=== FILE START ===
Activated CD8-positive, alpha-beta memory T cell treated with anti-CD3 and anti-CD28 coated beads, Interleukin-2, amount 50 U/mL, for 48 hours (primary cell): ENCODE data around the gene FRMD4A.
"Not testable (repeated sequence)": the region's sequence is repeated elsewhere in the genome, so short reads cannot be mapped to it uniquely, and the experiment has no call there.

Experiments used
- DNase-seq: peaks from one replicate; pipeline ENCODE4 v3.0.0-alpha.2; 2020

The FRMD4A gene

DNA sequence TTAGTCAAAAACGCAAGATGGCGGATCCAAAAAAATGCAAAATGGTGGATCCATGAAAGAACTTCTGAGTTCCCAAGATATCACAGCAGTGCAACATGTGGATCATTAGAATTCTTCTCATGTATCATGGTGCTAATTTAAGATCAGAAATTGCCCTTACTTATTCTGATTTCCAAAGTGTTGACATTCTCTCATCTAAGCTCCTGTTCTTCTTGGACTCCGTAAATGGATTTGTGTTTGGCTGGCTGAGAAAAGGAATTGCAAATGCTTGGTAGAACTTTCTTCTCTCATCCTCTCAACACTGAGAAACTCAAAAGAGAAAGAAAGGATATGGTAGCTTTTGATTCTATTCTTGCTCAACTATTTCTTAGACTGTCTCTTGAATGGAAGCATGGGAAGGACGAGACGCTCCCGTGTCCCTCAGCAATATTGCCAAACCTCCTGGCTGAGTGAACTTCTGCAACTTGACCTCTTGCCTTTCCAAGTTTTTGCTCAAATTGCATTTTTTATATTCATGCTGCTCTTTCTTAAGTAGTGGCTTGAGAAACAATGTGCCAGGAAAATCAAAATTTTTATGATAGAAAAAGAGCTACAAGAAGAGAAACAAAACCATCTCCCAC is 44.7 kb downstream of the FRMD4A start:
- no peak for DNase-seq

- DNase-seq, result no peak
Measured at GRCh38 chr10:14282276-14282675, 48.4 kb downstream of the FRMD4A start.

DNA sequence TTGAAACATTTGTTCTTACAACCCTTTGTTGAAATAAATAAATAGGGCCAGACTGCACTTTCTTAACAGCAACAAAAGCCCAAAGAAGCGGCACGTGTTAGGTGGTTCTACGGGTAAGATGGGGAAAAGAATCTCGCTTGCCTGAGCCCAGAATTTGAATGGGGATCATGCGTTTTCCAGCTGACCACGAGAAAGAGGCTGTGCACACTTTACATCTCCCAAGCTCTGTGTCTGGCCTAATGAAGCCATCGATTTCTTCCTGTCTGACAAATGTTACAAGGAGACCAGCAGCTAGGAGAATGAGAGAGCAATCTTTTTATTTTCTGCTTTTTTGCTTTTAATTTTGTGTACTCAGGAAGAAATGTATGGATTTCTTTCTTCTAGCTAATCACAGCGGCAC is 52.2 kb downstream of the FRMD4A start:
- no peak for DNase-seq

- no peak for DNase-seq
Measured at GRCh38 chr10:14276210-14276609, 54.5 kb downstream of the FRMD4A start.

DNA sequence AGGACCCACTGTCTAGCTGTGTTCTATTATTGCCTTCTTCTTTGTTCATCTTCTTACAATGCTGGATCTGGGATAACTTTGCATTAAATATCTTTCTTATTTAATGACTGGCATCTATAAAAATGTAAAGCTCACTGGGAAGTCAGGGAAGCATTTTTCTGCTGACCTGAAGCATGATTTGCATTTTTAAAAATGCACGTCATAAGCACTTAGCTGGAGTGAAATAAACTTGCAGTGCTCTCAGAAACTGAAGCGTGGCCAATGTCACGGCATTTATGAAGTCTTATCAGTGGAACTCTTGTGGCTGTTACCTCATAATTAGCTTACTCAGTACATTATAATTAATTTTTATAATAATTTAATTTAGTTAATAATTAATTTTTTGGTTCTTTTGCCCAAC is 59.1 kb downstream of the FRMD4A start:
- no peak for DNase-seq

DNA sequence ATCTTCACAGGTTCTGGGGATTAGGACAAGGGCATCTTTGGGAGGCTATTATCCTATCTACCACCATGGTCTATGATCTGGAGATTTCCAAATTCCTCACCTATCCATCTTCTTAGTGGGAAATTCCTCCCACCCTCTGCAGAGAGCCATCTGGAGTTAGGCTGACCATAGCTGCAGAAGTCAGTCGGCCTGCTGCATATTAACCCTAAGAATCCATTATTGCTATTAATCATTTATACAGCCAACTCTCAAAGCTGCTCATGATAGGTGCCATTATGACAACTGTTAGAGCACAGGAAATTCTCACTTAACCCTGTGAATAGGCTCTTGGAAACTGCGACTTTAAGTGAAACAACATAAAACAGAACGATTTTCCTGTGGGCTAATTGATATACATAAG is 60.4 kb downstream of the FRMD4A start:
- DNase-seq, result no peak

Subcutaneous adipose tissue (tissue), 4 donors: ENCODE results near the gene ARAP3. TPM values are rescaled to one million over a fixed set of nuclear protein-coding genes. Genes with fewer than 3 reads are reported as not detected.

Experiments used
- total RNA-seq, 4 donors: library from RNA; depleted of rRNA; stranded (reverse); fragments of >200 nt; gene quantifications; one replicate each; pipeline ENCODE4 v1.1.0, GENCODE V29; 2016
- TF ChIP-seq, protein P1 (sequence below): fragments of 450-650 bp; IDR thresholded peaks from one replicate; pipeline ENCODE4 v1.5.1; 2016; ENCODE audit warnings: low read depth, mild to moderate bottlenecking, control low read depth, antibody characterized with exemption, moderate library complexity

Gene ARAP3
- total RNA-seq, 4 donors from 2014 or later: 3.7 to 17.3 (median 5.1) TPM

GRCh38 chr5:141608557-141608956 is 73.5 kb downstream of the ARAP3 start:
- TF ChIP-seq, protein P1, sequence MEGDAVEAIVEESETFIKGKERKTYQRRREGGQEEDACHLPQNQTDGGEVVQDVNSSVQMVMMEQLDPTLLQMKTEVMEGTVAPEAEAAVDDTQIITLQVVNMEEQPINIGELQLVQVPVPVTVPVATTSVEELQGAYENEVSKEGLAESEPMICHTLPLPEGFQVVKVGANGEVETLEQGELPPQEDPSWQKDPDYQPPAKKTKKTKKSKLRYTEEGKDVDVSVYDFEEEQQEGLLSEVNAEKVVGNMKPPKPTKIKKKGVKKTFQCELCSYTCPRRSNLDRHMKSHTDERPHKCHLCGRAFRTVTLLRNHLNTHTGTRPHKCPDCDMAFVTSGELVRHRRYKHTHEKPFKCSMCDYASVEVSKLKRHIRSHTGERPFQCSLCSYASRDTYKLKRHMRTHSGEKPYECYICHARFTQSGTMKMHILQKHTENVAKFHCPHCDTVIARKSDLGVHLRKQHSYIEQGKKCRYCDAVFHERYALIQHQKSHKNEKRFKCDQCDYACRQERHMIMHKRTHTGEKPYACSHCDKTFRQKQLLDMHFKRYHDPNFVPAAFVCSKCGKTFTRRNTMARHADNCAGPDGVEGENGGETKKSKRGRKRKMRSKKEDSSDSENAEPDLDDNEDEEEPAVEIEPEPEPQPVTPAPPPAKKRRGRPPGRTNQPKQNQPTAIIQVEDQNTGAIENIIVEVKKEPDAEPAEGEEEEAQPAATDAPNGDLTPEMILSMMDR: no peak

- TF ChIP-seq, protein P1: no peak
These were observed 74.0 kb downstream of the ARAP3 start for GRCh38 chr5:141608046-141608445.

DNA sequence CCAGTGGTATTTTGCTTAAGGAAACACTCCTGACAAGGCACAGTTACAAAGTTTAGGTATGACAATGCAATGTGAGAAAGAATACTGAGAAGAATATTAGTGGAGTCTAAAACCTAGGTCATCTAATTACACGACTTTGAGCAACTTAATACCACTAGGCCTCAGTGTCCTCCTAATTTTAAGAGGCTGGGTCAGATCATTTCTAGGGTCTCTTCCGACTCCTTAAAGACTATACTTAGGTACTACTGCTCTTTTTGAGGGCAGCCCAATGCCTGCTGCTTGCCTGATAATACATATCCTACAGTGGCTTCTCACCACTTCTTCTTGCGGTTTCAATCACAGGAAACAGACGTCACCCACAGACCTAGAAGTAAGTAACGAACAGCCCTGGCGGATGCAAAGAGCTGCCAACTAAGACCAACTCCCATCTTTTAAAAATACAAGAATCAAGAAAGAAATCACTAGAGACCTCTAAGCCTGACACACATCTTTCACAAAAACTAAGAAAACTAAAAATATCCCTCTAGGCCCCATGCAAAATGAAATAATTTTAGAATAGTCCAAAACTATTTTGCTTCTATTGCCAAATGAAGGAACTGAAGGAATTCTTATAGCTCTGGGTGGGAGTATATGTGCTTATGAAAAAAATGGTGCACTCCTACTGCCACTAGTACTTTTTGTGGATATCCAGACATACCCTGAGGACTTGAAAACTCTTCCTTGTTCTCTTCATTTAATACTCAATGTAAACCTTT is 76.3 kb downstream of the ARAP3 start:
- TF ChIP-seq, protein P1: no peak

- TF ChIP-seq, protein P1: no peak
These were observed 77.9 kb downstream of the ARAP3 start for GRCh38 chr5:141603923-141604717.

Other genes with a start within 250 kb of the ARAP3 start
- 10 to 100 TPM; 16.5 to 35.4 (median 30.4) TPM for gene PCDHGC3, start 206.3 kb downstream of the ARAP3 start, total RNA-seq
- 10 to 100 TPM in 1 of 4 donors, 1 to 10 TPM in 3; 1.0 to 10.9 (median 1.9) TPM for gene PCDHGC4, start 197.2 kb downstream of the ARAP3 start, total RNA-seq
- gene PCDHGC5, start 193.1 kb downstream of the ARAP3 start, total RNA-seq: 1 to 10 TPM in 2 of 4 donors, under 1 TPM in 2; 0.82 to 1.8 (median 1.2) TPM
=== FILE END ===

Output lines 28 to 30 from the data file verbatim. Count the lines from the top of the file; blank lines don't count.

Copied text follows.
DNA sequence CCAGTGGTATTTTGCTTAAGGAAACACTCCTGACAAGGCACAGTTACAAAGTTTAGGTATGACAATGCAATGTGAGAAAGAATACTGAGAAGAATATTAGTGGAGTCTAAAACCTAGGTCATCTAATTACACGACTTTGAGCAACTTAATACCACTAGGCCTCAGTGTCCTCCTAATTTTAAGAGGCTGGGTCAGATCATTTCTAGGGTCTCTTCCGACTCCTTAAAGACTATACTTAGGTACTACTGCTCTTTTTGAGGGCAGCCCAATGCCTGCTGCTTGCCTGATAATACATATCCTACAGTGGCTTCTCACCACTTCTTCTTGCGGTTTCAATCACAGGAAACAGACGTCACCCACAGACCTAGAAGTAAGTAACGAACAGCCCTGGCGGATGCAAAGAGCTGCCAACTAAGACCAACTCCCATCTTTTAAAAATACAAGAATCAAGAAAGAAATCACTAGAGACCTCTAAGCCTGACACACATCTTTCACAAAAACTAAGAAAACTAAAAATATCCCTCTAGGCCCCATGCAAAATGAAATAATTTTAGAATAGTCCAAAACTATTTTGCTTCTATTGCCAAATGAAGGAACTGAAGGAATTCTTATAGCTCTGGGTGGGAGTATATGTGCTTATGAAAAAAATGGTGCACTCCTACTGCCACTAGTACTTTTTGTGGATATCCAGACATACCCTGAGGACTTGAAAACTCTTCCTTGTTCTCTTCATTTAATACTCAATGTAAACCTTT is 76.3 kb downstream of the ARAP3 start:
- TF ChIP-seq, protein P1: no peak

- TF ChIP-seq, protein P1: no peak